Christianity¿s East-West split lasts to this day. Both halves of the Church drifted apart prior to the Great Schism of 1054. Poor communication, personality conflicts, few theologians conversant in both Latin and Greek as well as political tensions contributed to the division and thwarted reconciliation attempts.
The Filioque, use of azymes, papal supremacy, and purgatory were the most contentious issues. A weak Byzantine Empire struggled and failed to secure Western military assistance.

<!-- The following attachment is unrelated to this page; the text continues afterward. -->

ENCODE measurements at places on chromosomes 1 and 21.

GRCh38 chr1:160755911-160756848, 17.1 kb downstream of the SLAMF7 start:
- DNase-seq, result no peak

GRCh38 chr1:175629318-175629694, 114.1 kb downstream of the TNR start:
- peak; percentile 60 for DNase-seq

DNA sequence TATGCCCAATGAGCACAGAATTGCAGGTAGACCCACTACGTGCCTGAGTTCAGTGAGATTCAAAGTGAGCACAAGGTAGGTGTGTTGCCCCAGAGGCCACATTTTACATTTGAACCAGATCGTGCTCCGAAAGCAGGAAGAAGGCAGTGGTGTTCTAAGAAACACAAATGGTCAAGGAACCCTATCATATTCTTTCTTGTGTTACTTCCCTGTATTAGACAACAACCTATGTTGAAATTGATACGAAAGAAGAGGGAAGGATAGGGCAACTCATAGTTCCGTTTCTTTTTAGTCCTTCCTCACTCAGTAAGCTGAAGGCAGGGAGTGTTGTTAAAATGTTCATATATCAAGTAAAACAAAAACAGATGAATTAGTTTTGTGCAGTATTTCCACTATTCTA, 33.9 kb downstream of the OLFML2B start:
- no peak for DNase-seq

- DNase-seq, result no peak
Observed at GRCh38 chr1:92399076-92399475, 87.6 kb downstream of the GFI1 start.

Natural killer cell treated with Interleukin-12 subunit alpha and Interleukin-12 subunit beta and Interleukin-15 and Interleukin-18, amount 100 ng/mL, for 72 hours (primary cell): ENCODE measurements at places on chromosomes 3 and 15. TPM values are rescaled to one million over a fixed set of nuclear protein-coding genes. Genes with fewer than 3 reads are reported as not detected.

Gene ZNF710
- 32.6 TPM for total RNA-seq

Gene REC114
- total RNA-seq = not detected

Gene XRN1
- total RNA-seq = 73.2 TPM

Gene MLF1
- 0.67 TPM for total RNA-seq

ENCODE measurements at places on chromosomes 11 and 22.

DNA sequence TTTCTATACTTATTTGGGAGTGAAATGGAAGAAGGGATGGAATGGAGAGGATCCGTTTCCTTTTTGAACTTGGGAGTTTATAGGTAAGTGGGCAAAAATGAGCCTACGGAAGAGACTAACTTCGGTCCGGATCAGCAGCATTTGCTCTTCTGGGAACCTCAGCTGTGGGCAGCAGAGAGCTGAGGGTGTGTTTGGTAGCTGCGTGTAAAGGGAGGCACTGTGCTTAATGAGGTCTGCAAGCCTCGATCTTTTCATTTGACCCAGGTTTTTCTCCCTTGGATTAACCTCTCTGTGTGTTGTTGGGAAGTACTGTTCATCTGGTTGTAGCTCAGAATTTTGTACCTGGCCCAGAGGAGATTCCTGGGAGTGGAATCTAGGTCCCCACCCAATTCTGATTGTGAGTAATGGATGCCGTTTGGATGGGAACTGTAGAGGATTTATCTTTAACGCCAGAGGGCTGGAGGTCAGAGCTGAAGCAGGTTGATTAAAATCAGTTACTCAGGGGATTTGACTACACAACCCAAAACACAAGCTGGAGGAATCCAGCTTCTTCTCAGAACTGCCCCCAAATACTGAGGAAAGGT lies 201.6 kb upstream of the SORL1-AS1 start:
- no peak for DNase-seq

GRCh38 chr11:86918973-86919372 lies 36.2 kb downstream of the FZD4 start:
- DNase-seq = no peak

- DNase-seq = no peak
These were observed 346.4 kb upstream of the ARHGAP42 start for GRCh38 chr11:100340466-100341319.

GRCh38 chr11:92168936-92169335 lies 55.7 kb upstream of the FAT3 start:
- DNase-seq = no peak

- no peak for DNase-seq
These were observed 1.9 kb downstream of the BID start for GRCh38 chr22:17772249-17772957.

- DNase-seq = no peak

Lutherans saw Orthodoxy as a purer form of Christianity. In the 1570s, Tübingen Lutherans contacted Jeremias II. He sought to establish ties with a non-papal Church in the West. The contacts addressed the four issues inherited from Ferrara-Florence ¿ and more.
Modern Lutheran-Orthodox dialogue has had some success. The Evangelical Lutheran Church in America and the Standing Committee of Orthodox Bishops in America adopted the 1998 Lutheran-Orthodox Common Statement on Faith in the Holy Trinity , allowing use of the original Nicene Creed in ecumenical and Lutheran services Convening an ecumenical council is nearly impossible; but the gap between East and West could be narrowed.